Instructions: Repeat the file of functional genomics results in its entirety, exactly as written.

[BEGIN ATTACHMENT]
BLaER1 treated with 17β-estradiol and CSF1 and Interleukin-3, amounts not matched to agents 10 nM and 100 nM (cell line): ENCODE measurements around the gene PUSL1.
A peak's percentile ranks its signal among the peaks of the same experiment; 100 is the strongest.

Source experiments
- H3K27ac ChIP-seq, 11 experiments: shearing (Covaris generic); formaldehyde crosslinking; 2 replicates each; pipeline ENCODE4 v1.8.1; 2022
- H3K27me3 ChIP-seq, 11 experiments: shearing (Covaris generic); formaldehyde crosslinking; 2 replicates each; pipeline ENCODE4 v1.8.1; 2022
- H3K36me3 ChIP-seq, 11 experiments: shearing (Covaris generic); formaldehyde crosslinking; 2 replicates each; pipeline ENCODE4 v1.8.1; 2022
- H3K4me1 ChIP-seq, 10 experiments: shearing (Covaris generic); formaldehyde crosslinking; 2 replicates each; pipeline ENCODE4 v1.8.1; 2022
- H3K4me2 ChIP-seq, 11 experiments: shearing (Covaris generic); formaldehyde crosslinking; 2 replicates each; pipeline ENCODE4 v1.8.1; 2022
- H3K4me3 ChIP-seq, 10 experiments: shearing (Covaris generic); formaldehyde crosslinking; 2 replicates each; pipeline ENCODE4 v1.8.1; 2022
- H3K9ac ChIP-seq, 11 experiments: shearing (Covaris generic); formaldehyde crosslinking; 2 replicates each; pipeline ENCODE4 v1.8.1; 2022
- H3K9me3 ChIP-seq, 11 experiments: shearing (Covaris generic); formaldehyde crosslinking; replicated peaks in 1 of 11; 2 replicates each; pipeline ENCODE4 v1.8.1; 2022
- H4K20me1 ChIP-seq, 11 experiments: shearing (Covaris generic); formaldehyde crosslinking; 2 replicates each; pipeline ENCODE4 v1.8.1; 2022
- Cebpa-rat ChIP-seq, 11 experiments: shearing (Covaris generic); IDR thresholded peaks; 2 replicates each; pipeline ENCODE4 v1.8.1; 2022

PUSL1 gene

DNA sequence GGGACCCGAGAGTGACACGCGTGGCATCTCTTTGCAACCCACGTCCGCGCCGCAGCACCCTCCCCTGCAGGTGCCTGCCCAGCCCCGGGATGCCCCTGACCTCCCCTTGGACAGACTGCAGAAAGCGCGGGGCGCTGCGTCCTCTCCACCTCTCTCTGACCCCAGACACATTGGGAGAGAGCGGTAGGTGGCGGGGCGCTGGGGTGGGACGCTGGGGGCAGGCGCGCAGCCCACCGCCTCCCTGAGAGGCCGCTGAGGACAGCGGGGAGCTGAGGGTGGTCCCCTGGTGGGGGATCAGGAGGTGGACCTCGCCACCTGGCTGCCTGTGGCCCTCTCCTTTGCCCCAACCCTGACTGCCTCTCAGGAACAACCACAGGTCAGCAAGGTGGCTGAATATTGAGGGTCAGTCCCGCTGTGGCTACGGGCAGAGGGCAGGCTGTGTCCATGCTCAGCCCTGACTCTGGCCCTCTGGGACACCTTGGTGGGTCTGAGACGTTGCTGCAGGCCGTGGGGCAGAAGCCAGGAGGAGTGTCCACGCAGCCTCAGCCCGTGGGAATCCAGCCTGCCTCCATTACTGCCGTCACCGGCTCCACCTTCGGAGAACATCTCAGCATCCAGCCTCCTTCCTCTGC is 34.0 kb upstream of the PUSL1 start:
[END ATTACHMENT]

BLaER1 treated with 17β-estradiol and CSF1 and Interleukin-3, amounts not matched to agents 10 nM and 100 nM (cell line): ENCODE measurements around the gene PUSL1.
A peak's percentile ranks its signal among the peaks of the same experiment; 100 is the strongest.

Source experiments
- H3K27ac ChIP-seq, 11 experiments: shearing (Covaris generic); formaldehyde crosslinking; 2 replicates each; pipeline ENCODE4 v1.8.1; 2022
- H3K27me3 ChIP-seq, 11 experiments: shearing (Covaris generic); formaldehyde crosslinking; 2 replicates each; pipeline ENCODE4 v1.8.1; 2022
- H3K36me3 ChIP-seq, 11 experiments: shearing (Covaris generic); formaldehyde crosslinking; 2 replicates each; pipeline ENCODE4 v1.8.1; 2022
- H3K4me1 ChIP-seq, 10 experiments: shearing (Covaris generic); formaldehyde crosslinking; 2 replicates each; pipeline ENCODE4 v1.8.1; 2022
- H3K4me2 ChIP-seq, 11 experiments: shearing (Covaris generic); formaldehyde crosslinking; 2 replicates each; pipeline ENCODE4 v1.8.1; 2022
- H3K4me3 ChIP-seq, 10 experiments: shearing (Covaris generic); formaldehyde crosslinking; 2 replicates each; pipeline ENCODE4 v1.8.1; 2022
- H3K9ac ChIP-seq, 11 experiments: shearing (Covaris generic); formaldehyde crosslinking; 2 replicates each; pipeline ENCODE4 v1.8.1; 2022
- H3K9me3 ChIP-seq, 11 experiments: shearing (Covaris generic); formaldehyde crosslinking; replicated peaks in 1 of 11; 2 replicates each; pipeline ENCODE4 v1.8.1; 2022
- H4K20me1 ChIP-seq, 11 experiments: shearing (Covaris generic); formaldehyde crosslinking; 2 replicates each; pipeline ENCODE4 v1.8.1; 2022
- Cebpa-rat ChIP-seq, 11 experiments: shearing (Covaris generic); IDR thresholded peaks; 2 replicates each; pipeline ENCODE4 v1.8.1; 2022

PUSL1 gene

DNA sequence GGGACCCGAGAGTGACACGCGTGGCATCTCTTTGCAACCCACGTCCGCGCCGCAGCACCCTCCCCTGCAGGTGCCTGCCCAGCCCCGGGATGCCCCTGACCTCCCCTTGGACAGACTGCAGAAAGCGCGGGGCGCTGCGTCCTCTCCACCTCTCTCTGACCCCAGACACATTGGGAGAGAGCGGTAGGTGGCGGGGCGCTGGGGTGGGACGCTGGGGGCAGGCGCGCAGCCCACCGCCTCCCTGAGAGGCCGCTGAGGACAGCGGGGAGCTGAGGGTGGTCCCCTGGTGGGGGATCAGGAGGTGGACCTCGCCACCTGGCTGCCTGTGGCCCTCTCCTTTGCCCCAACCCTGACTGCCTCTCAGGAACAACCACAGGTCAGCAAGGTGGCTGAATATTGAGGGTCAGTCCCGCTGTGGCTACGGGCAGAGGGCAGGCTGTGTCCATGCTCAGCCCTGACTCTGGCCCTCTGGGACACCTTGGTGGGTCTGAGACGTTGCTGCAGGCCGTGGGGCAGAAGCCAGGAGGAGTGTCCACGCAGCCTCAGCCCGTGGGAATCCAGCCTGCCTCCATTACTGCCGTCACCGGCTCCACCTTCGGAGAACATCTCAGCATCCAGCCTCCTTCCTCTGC is 34.0 kb upstream of the PUSL1 start: